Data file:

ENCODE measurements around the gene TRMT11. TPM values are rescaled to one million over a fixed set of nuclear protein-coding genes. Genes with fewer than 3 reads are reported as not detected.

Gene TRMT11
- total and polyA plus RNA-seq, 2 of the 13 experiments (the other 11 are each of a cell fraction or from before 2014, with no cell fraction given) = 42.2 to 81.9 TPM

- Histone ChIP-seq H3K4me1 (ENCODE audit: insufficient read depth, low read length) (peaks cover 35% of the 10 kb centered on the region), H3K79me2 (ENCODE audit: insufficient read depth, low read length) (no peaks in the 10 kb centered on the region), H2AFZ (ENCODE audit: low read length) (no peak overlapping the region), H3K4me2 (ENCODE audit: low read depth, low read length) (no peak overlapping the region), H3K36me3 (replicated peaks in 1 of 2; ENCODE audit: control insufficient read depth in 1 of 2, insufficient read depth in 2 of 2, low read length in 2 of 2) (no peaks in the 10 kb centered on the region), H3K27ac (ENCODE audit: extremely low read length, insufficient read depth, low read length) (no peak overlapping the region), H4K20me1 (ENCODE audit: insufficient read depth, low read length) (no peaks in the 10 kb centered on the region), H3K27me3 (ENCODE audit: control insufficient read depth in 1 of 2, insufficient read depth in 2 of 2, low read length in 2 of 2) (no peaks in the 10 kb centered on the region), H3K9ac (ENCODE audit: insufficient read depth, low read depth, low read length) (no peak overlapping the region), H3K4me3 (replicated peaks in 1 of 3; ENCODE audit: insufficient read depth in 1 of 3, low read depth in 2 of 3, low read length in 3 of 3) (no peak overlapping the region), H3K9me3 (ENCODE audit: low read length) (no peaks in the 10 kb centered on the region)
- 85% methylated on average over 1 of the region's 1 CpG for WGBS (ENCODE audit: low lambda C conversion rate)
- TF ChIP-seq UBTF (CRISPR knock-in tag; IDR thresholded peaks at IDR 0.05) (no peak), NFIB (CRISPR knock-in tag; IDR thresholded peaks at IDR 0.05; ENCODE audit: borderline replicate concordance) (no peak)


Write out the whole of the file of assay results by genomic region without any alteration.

ENCODE measurements around the gene TRMT11. TPM values are rescaled to one million over a fixed set of nuclear protein-coding genes. Genes with fewer than 3 reads are reported as not detected.

Gene TRMT11
- total and polyA plus RNA-seq, 2 of the 13 experiments (the other 11 are each of a cell fraction or from before 2014, with no cell fraction given) = 42.2 to 81.9 TPM

- Histone ChIP-seq H3K4me1 (ENCODE audit: insufficient read depth, low read length) (peaks cover 35% of the 10 kb centered on the region), H3K79me2 (ENCODE audit: insufficient read depth, low read length) (no peaks in the 10 kb centered on the region), H2AFZ (ENCODE audit: low read length) (no peak overlapping the region), H3K4me2 (ENCODE audit: low read depth, low read length) (no peak overlapping the region), H3K36me3 (replicated peaks in 1 of 2; ENCODE audit: control insufficient read depth in 1 of 2, insufficient read depth in 2 of 2, low read length in 2 of 2) (no peaks in the 10 kb centered on the region), H3K27ac (ENCODE audit: extremely low read length, insufficient read depth, low read length) (no peak overlapping the region), H4K20me1 (ENCODE audit: insufficient read depth, low read length) (no peaks in the 10 kb centered on the region), H3K27me3 (ENCODE audit: control insufficient read depth in 1 of 2, insufficient read depth in 2 of 2, low read length in 2 of 2) (no peaks in the 10 kb centered on the region), H3K9ac (ENCODE audit: insufficient read depth, low read depth, low read length) (no peak overlapping the region), H3K4me3 (replicated peaks in 1 of 3; ENCODE audit: insufficient read depth in 1 of 3, low read depth in 2 of 3, low read length in 3 of 3) (no peak overlapping the region), H3K9me3 (ENCODE audit: low read length) (no peaks in the 10 kb centered on the region)
- 85% methylated on average over 1 of the region's 1 CpG for WGBS (ENCODE audit: low lambda C conversion rate)
- TF ChIP-seq UBTF (CRISPR knock-in tag; IDR thresholded peaks at IDR 0.05) (no peak), NFIB (CRISPR knock-in tag; IDR thresholded peaks at IDR 0.05; ENCODE audit: borderline replicate concordance) (no peak)